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  all goals; any chained facts provided are inserted into the goal and
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  subject to rewriting as well.
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  \item @{method insert}~@{text "a\<^sub>1 \<dots> a\<^sub>n"} inserts theorems as facts
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  into all goals of the proof state.  Note that current facts
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  indicated for forward chaining are ignored.
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  \item @{method erule}~@{text "a\<^sub>1 \<dots> a\<^sub>n"}, @{method
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  drule}~@{text "a\<^sub>1 \<dots> a\<^sub>n"}, and @{method frule}~@{text
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  "a\<^sub>1 \<dots> a\<^sub>n"} are similar to the basic @{method rule}
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  method (see \secref{sec:pure-meth-att}), but apply rules by
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  elim-resolution, destruct-resolution, and forward-resolution,
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  respectively @{cite "isabelle-implementation"}.  The optional natural
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  number argument (default 0) specifies additional assumption steps to
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  be performed here.
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  Note that these methods are improper ones, mainly serving for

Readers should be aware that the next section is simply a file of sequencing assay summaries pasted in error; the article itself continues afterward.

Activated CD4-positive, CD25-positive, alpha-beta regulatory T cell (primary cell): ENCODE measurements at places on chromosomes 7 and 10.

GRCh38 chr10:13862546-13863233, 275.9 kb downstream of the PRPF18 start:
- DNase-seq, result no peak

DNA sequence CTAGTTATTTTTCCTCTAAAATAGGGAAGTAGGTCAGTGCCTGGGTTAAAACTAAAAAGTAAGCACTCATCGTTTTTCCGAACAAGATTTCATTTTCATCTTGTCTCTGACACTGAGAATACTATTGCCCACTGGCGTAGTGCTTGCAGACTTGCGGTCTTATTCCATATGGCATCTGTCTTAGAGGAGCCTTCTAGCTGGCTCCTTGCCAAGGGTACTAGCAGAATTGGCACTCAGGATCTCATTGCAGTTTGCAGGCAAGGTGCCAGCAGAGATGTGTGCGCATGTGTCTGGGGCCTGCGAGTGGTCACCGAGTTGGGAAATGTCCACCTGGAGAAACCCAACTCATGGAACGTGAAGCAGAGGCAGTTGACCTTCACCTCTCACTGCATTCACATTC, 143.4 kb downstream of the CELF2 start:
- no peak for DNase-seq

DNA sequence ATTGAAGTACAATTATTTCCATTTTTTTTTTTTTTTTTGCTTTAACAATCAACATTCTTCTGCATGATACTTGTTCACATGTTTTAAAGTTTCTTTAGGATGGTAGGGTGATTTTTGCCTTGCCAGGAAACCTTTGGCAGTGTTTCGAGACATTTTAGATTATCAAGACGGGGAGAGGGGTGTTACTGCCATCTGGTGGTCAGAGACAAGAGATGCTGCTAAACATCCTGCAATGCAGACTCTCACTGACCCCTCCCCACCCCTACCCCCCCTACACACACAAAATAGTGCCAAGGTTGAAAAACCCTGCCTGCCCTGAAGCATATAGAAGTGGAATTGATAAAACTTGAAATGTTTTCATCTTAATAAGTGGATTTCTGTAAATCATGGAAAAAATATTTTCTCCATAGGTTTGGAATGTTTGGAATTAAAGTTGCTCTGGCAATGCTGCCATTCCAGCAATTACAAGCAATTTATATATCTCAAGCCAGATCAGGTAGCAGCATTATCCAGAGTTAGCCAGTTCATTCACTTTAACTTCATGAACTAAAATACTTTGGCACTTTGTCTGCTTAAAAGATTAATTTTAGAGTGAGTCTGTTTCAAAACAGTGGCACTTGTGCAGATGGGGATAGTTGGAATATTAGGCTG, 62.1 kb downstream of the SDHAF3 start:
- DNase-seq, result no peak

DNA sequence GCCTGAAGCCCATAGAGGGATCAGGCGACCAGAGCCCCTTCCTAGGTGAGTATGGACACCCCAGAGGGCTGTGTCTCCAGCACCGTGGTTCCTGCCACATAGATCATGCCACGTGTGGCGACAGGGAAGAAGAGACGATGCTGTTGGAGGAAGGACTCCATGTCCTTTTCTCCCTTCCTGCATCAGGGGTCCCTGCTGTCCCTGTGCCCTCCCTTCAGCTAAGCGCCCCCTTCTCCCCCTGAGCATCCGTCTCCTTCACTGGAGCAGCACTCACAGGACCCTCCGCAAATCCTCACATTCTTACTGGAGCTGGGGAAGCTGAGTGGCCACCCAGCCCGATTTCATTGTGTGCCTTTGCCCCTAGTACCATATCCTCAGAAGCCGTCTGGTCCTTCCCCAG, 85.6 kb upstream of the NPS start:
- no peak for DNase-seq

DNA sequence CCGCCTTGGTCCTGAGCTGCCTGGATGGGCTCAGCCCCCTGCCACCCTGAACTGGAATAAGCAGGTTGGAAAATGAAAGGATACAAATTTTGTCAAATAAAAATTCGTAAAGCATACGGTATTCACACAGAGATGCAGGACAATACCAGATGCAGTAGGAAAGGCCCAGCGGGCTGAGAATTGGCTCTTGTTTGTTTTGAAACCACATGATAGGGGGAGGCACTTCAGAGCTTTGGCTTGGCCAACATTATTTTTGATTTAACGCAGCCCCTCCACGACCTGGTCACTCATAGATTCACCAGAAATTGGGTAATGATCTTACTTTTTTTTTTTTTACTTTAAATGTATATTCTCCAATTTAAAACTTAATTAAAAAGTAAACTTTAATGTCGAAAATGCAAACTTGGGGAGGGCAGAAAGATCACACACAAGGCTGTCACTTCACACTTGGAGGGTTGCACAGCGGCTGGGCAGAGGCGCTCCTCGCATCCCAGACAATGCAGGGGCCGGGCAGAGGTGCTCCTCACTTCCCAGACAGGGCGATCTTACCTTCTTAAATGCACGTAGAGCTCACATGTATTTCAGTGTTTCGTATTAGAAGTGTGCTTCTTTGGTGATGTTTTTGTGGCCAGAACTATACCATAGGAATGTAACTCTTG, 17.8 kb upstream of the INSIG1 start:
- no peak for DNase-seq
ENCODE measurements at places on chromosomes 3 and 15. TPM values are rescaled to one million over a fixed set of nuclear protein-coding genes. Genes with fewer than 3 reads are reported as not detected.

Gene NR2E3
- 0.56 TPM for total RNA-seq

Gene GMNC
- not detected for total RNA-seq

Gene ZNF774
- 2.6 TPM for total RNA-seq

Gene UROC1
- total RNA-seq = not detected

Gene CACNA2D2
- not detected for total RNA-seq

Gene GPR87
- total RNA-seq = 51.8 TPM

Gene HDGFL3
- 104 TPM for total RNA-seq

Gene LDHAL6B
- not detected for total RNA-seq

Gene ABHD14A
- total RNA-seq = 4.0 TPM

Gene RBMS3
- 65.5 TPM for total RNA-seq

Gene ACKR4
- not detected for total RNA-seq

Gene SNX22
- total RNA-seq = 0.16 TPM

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  experimentation and tactic script emulation.  Different modes of
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  basic rule application are usually expressed in Isar at the proof
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  language level, rather than via implicit proof state manipulations.
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  For example, a proper single-step elimination would be done using
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  the plain @{method rule} method, with forward chaining of current
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  facts.
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  \item @{method intro} and @{method elim} repeatedly refine some goal
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  by intro- or elim-resolution, after having inserted any chained
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  facts.  Exactly the rules given as arguments are taken into account;
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  this allows fine-tuned decomposition of a proof problem, in contrast
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  to common automated tools.
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  \item @{method fail} yields an empty result sequence; it is the
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  identity of the ``@{text "|"}'' method combinator (cf.\
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  \secref{sec:proof-meth}).
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  \item @{method succeed} yields a single (unchanged) result; it is
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  the identity of the ``@{text ","}'' method combinator (cf.\
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  \secref{sec:proof-meth}).